All VA loans are backed by the U.S. Department of Veterans Affairs, but not all VA lenders offer veterans the same deal. A new study by mortgage technology firm Own Up finds wide disparities in interest rates on VA mortgages.

Own Up analyzed mortgages issued in 2019 by the 20 largest VA lenders. It found a large gap in interest rates between the lowest-cost lender and the highest-cost lender — fully 1.25 percentage points. However, the 18 other lenders in the survey fell into a much tighter range.

The gap between the second-cheapest and 19th-cheapest lender was just 0.47 percentage point, Own Up reported. Its findings were based on an analysis of Home Mortgage Disclosure Act data. Own Up analyzed the annual percentage rate, which takes into account not just the basic interest rate but also origination fees and other costs.

The stakes are high for VA borrowers: An interest rate that’s 1.25 percentage points higher on a $300,000 loan would mean more than $75,000 in additional costs over the life of a 30-year mortgage.

“Veterans often believe, ‘Well, it’s a VA loan, so everybody is going to treat me the same,'” Own Up co-founder and Chief Executive Patrick Boyaggi says. “There’s a wide variability.”

More evidence that it pays to shop around

When applying for a mortgage, the single most important move you can make is to shop around. Rates and fees vary widely from one lender to the next, not just for VA loans but for all types of mortgages.

By not comparing deals, Boyaggi says, “You are taking a chance that one lender is going to charge you a substantially higher rate than another lender. It’s imperative that you shop among a variety of lenders.”

Own Up says the disparate numbers are a result of “information asymmetry.” Lenders know everything there is to know about borrowers’ financial histories, but borrowers are bewildered by an unfamiliar process.

“Lenders have access to all this information, and consumers have access to very little,” Boyaggi says.

While veterans might mistakenly assume that all VA loans are the same, the mortgages are marketed and originated by private lenders that offer different rates and fees.

The best deals in 2019 came from the nonprofit Navy Federal Credit Union, Own Up says. Navy Federal’s rates on VA loans were 0.359 percentage point lower than average. Other low-rate lenders included United Shore Financial Services, Home Point Financial and PennyMac Servicing.

The highest rates were offered by New Day Financial, according to Own Up. Its rates were 0.889 percentage point above average.

New Day spokeswoman Pooja Bonsal disputed the study’s findings. “The data provided in the Own Up Report is misleading,” she says. “In 2020, New Day’s rates are among the lowest in the country for veterans purchasing and refinancing homes. In fact, our purchase rates are 2.25 percent for a 30-year fixed. In 2019, the data cited on our company is almost exclusively for VA Home Equity Loans, and it is universally understood that those rates are historically higher across the industry.”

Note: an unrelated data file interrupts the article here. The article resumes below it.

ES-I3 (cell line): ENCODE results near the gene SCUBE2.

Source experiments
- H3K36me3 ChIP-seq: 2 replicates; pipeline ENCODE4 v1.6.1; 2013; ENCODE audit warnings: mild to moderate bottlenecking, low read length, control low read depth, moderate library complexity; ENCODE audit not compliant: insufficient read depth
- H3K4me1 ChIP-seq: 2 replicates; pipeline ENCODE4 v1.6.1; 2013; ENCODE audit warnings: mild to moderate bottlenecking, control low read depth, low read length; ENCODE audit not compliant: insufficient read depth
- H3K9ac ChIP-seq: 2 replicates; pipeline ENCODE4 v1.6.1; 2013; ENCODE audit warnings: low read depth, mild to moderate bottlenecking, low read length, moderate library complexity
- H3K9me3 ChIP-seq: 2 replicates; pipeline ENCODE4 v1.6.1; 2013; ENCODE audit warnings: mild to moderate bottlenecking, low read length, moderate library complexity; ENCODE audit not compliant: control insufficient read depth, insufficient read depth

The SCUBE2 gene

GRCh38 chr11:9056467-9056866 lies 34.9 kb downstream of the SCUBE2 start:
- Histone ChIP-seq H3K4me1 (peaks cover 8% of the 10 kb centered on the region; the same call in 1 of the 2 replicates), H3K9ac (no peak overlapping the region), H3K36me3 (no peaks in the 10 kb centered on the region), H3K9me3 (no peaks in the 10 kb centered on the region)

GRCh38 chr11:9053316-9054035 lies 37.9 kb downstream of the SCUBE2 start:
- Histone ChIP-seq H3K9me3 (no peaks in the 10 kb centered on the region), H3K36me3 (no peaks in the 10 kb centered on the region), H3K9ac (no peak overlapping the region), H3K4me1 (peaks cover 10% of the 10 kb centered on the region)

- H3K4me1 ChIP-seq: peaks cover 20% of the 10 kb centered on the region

Boyaggi says Own Up sliced and diced the numbers along a variety of variables and discovered similar trends. “What we found was that no matter what dimension you analyze this on, the same story holds true,” Boyaggi says.

For the sake of simplicity, he says, Own Up reported just the overall rate in its study. “We felt like that was the most clear way to explain the message we want to get across, which is that rates vary and it’s imperative to shop around.”

The pros and cons of VA loans

For veterans or for soldiers on active duty, VA loans come with a big selling point: No down payment is required. That feature distinguishes VA loans from Federal Housing Administration loans, which require 3.5 percent down, and “conforming” loans from Fannie Mae and Freddie Mac, which mandate at least 3 percent down, but typically require 20 percent down for the best rate.

VA loans further sweeten the pot by not requiring borrowers to pay mortgage insurance, the fee commonly collected on mortgages where the loan amount is more than 80 percent of the property’s value. That benefit is worth hundreds or thousands of dollars a year.

And, compared to conforming loans, credit standards are less stringent. You can qualify for a VA loan with a credit score as low as 620.

“VA doesn’t set a credit score requirement, so technically there isn’t one,” says Chris Birk, vice president at Veterans United Home Loans and author of “The Book on VA Loans.” “But most if not all lenders will have an overlay for credit score. Anywhere from 620 to 660 is pretty common.”

VA loans come with one notable downside. VA loans have an upfront funding fee of 1.25 percent to 3.3 percent of the loan amount.

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